Master data management is an essential element in IT governance and data assurance. Increasingly organisations now keep their master data online using databases and business platforms.
E RADAR’s Will Roebuck looks at some of the management and operational challenges companies are facing when using master data across their electronic supply chains.
Products for sale are identified by their descriptions and key characteristics. They are also given a classification so that customers and supply chain partner can identify them easily. All such information relating to the product should be held in structured master data files that are accessed via ID numbers or Auto Identities. These are then linked to product and price master data files in an online database or platform.
This is known as master data management.
Other related forms of master data include technical specifications/design, product life cycle data and financial data (prices/costs). Master data are semi-static in that they have a time structure which defines when they are applicable; now, past and future.
Of course, setting up any database or data assurance platform also requires organisations to either own the relevant software or have a licence to use it. Contracts should be in place with software designers, developers, and platform operators to ensure the no-one’s rights are breach. Value in the database is protected through Intellectual Property law.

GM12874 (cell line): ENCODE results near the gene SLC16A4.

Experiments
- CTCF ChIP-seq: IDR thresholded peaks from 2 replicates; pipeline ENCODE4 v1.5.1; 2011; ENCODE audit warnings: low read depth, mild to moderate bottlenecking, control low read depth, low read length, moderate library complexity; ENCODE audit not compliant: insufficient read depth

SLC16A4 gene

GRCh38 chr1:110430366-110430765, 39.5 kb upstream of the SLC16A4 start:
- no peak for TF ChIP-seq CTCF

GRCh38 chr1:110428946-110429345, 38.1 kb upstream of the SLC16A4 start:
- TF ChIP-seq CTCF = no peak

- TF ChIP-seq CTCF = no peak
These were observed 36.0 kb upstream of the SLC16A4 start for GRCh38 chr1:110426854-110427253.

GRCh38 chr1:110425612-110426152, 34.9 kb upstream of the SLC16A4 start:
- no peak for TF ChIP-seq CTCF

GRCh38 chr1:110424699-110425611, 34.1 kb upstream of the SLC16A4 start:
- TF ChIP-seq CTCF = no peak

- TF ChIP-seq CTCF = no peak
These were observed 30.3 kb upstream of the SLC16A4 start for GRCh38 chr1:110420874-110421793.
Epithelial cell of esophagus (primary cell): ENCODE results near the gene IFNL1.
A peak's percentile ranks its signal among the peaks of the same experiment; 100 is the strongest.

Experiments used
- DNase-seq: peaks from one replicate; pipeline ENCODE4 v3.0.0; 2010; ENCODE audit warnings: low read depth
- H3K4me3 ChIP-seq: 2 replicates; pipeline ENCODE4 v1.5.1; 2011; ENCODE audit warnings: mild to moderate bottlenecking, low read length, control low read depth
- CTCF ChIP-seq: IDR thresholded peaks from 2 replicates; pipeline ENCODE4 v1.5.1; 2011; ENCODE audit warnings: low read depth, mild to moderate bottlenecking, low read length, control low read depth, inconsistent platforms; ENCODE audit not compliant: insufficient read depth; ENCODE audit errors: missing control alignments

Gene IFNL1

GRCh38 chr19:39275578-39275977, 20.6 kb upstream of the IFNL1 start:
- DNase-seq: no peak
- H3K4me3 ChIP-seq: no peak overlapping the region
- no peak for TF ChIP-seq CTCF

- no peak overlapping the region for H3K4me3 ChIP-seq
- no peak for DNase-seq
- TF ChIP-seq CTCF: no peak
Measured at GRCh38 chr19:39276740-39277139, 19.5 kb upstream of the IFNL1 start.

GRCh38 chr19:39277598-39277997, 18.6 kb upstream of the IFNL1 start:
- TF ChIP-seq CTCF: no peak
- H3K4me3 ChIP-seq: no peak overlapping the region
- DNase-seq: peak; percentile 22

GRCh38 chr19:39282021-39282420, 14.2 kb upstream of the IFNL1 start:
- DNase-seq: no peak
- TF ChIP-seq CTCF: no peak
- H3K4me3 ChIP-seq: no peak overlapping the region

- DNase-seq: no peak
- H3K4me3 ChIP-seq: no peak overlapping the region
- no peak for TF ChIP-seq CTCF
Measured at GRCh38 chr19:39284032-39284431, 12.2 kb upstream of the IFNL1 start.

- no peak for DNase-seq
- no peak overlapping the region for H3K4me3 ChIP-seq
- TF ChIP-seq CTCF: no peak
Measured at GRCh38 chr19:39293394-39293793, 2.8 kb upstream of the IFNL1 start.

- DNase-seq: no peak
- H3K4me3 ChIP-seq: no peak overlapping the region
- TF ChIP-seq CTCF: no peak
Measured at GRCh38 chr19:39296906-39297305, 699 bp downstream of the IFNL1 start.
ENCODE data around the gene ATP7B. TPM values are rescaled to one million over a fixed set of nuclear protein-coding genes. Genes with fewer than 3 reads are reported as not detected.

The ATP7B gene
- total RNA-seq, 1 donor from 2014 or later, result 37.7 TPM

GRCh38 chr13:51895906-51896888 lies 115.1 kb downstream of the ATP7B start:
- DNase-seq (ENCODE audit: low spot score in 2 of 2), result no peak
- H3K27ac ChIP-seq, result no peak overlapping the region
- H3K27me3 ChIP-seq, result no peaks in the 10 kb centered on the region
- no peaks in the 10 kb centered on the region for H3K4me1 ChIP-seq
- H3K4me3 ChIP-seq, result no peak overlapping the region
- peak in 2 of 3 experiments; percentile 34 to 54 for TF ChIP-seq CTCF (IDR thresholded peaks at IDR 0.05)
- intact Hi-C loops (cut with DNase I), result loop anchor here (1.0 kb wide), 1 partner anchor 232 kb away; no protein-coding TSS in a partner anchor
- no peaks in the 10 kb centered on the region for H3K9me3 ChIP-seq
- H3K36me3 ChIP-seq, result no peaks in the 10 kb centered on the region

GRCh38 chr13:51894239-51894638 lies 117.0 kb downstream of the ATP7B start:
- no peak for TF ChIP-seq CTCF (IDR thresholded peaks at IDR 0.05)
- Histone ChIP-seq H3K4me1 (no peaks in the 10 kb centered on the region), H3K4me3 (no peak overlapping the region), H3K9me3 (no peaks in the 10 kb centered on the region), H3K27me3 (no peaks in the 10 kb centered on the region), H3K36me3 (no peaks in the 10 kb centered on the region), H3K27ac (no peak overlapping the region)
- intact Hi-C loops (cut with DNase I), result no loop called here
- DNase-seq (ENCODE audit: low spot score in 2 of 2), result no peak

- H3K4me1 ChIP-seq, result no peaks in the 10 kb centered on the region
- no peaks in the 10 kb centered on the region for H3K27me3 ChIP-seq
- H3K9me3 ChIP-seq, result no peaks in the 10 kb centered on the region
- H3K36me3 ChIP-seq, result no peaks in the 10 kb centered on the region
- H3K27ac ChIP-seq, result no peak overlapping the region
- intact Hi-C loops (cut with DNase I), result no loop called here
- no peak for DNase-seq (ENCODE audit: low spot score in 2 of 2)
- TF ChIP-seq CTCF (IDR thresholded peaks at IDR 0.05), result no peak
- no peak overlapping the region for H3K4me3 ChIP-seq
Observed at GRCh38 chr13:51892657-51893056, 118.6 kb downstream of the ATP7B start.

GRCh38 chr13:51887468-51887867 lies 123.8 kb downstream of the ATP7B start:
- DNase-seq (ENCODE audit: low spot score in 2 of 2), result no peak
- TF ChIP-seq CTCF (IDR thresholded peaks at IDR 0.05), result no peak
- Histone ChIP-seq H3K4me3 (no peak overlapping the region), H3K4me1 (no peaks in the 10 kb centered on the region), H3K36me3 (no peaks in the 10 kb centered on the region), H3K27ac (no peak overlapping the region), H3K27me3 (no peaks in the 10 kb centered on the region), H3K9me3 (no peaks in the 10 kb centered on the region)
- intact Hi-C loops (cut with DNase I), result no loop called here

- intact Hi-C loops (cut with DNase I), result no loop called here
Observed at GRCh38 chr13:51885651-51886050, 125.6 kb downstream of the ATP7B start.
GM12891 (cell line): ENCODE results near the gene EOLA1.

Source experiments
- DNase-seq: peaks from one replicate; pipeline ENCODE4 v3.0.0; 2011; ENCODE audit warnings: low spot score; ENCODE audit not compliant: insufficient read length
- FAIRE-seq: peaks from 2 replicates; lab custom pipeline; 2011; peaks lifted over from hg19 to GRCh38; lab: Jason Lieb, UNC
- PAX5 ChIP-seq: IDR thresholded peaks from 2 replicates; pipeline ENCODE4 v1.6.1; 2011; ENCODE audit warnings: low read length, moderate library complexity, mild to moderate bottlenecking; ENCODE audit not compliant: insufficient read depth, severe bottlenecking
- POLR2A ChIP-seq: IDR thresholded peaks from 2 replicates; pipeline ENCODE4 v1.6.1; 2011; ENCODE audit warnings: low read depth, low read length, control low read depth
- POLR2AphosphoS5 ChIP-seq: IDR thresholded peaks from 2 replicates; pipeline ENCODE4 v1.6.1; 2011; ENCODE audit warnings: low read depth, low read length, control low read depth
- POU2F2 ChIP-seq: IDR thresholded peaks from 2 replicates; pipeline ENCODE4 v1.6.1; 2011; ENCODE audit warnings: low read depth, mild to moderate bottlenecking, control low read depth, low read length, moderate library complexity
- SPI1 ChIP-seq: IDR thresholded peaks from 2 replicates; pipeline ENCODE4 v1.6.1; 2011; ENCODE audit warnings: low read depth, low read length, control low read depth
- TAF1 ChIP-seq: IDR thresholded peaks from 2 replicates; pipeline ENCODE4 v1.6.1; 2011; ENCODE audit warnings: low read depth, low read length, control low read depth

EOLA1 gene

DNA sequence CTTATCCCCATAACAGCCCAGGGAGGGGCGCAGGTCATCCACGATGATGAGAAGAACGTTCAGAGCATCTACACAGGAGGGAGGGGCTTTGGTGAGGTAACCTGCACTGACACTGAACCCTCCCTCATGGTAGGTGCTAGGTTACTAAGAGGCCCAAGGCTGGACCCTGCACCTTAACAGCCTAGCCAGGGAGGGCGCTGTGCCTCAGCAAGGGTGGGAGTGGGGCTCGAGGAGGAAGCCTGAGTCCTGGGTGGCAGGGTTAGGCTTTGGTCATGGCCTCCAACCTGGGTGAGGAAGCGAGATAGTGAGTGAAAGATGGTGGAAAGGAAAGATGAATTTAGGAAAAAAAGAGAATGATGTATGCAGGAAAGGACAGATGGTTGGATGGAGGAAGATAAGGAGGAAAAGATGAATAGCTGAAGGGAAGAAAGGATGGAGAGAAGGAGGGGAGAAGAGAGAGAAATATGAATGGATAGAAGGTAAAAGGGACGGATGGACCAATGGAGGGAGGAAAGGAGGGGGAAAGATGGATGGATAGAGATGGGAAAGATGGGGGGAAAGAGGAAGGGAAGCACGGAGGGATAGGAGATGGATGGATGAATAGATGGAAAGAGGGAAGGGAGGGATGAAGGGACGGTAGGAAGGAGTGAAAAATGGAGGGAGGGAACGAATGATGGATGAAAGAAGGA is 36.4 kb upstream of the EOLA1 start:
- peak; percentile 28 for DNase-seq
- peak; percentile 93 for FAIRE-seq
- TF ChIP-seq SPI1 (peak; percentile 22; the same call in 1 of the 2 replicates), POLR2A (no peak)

Master data are most often relatively stable and are usually best sourced from the original owner. For example, product item data, including the technical specifications, should come from the original manufacturer. Each supply (and demand) chain participant should synchronise relevant data with their collaborative partners in advance of trading or communicating with each other. This can be done by the electronic data interchange of files, by electronic catalogues or via e-exchanges.
It is too easy to allow master data to become non-aligned both between and within supply chain participants. Strict controls are necessary for data maintenance and cleansing, for broadcasting new versions and for synchronisation. The difficulties of achieving common, accurate master data should not be underestimated, but neither should the benefits. There have been many instances of companies’ performance declining rapidly when master data relating to what has been produced or delivered are “out of sync” with what is supposedly in stock and/or being sold. Poor master data rapidly corrupt dynamic data.
Accuracy of master data
Experience in successfully implementing Enterprise Resource Planning (ERPs), such as SAP, demands that supply chain partners first get their master data correct. Too many organisations have great varieties of master data held all over the place, covering products for sale, bought-in materials, customers, suppliers, etc. The secret of success is to centralise and integrate these into one set of master data and to undertake any devolution of control with experience. Getting master data correct for developments such as ERP implementation also provides a sound basis for e-business across the supply chain.
Master data will vary to some degree according to the type of supply chain. The simplest Master data relate to the buyer, the seller, and the item being traded.
Types of master data